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UK’s professionals: “No plans to relocate but unhappy with Brexit”

9th May 18 10:14 am

Study shows 

Research from global professional services recruiter Morgan McKinley reveals that the UK working population are not happy with the Brexit vote, with 58% of professionals wanting another vote to determine the UK’s future.  

The Morgan McKinley Brexit survey of over 7,000 professionals, from sectors such as Banking & Financial Services, Professional Services, Commerce & Industry, Public Sector, Retail and Construction, was carried out to understand the impact of Brexit on the UK working population, with insights into views of the situation 20 months on from the referendum.

The research found that only 30 per cent  of professionals knew that theirorganisations have been making plans to relocate to other jurisdictions, but the sentiment was not shared by the individuals. 41 per cent stated that they would not move abroad, with another 22 per cent saying they were unsure.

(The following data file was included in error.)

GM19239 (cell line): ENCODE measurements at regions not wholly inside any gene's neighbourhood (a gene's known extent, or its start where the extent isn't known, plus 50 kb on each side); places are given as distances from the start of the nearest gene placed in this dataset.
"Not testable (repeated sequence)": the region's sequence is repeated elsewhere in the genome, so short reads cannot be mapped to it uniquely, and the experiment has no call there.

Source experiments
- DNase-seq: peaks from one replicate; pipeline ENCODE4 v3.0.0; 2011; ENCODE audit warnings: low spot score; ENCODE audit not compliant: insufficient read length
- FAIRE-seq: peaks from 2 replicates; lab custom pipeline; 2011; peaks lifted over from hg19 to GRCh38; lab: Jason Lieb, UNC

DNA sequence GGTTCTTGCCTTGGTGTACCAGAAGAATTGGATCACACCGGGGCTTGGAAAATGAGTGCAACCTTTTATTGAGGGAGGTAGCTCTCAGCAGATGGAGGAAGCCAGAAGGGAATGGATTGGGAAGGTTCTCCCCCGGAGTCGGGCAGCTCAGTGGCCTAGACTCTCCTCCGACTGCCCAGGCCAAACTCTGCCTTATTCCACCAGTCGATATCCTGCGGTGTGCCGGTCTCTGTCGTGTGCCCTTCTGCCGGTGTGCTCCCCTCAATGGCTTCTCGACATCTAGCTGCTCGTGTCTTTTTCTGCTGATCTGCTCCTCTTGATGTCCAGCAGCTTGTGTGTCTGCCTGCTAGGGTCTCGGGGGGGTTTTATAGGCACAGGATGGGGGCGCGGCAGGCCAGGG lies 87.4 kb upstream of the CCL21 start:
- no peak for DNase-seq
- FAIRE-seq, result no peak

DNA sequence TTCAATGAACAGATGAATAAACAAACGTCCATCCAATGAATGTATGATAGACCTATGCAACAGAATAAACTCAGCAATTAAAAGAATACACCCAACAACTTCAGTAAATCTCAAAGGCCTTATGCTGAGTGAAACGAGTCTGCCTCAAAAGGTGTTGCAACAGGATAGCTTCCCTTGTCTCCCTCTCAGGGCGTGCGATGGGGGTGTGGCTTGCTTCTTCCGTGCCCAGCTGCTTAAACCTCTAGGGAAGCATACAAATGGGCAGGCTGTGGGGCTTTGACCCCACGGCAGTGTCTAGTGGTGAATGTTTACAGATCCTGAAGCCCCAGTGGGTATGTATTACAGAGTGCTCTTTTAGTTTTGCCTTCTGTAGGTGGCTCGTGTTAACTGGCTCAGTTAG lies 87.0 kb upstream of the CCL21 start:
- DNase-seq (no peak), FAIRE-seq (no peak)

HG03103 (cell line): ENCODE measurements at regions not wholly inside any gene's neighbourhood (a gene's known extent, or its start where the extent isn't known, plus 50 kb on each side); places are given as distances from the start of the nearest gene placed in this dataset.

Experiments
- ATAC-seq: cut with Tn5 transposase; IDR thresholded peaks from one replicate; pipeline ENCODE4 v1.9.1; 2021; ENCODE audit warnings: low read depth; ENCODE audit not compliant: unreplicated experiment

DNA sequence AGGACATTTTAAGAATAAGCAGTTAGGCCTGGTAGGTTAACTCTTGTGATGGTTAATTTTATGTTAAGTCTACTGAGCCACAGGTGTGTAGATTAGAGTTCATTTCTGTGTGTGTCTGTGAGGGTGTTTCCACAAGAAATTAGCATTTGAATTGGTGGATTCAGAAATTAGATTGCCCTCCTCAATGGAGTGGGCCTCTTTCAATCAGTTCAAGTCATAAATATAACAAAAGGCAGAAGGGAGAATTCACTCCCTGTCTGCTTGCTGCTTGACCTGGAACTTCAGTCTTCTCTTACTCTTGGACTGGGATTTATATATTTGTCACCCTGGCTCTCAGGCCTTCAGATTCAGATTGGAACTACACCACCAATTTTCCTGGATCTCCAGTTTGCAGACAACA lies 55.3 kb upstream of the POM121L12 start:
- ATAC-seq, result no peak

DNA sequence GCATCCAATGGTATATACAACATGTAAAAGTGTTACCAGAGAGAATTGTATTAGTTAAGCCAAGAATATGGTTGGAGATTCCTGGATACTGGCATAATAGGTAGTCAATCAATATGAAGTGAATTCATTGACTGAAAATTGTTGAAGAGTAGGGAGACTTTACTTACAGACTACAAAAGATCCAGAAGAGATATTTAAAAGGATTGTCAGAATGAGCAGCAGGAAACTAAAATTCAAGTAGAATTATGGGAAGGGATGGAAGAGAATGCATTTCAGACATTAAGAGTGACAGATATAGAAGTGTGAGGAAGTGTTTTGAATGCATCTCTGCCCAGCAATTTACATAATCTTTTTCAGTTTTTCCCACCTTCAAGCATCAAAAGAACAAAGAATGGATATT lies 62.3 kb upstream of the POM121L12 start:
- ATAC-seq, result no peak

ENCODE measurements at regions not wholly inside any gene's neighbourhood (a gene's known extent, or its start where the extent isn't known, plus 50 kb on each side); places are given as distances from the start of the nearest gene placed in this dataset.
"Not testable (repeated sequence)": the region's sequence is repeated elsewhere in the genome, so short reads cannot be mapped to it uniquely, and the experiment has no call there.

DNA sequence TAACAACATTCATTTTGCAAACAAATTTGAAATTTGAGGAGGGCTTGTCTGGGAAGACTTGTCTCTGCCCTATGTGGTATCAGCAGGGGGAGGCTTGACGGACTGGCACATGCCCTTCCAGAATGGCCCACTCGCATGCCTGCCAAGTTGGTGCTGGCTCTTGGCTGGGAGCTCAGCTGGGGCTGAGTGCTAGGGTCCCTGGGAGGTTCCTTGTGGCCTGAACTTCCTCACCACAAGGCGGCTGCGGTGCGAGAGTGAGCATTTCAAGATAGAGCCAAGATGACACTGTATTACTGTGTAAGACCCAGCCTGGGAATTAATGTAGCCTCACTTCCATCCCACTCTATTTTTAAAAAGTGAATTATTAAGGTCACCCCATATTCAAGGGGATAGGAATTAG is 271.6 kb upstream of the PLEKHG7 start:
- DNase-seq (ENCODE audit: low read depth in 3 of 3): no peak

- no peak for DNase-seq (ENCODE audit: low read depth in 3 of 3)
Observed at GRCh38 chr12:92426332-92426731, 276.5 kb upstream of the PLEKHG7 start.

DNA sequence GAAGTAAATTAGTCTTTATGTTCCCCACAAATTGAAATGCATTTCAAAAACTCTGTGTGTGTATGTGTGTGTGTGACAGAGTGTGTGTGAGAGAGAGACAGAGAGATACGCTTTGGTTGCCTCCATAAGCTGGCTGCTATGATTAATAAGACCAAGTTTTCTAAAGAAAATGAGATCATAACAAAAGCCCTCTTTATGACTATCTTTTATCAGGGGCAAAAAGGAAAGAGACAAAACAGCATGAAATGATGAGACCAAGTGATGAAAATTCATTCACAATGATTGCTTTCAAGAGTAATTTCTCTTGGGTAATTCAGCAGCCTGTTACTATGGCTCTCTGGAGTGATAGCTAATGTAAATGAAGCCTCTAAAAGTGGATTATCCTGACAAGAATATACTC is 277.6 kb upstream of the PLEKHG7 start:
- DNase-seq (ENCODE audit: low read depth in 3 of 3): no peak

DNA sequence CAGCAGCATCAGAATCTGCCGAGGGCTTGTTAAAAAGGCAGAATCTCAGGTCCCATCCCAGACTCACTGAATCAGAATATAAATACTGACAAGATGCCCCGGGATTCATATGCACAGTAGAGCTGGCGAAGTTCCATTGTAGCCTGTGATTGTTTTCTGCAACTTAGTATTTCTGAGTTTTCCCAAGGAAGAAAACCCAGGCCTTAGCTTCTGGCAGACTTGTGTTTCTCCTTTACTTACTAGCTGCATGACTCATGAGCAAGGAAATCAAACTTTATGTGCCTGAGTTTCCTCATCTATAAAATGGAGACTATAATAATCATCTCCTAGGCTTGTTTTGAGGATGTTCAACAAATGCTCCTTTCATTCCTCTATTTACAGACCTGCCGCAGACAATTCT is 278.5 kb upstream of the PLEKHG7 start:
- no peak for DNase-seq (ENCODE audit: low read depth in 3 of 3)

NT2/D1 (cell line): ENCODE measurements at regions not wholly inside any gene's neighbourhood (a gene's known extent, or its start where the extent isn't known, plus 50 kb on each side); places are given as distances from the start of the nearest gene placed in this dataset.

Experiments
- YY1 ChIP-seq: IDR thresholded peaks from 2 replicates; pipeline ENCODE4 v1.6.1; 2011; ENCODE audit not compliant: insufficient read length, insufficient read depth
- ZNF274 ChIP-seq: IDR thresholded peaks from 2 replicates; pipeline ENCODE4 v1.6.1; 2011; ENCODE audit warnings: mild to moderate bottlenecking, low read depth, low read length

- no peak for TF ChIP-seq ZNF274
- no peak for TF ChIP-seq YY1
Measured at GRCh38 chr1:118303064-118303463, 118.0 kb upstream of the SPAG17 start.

In addition, 87 per cent of respondents have little or no confidence that the Government would follow through with negotiations that support a favourable transition for the British people. As a result, professionals from other jurisdictions are already leaving the UK to return to their home nations. One respondent noted “I have accepted a job in the continent to skip uncertainty and avoid facing recession in the UK. I want to be part of the first wave of Brexodus to be able to pick the best opportunity in the continent where the EU economy is growing.”

From the perspective of employers, the lack of clear strategy resulted in 50 per cent of professionals declaring that their employer had not made any adjustments to account for Brexit, whilst of those taking measures, the Banking & Financial sector was the largest group  to already be executing contingency plans – be it relocating aspects of the business or hiring people to account for change.

Hakan Enver, Managing Director at Morgan McKinley, and the driving force behind the public perception of Brexit, commented on the findings, “Time being a healer doesn’t necessarily apply when reviewing the findings of our most recent Brexit survey. There still exists an overwhelming feeling of disappointment coming from UK working professionals and it appears to stem from either the original decision to leave the EU, or through the general lack of clarity around what the future landscape will look like. Opinions are as mixed as they have w2always been, which causes furthers anxiety amongst many. There is no doubt EU citizens are leaving the UK to head back to home nations, which in turn threatens to damage the UK’s reputation in sectors such as Technology and Financial Services. ”

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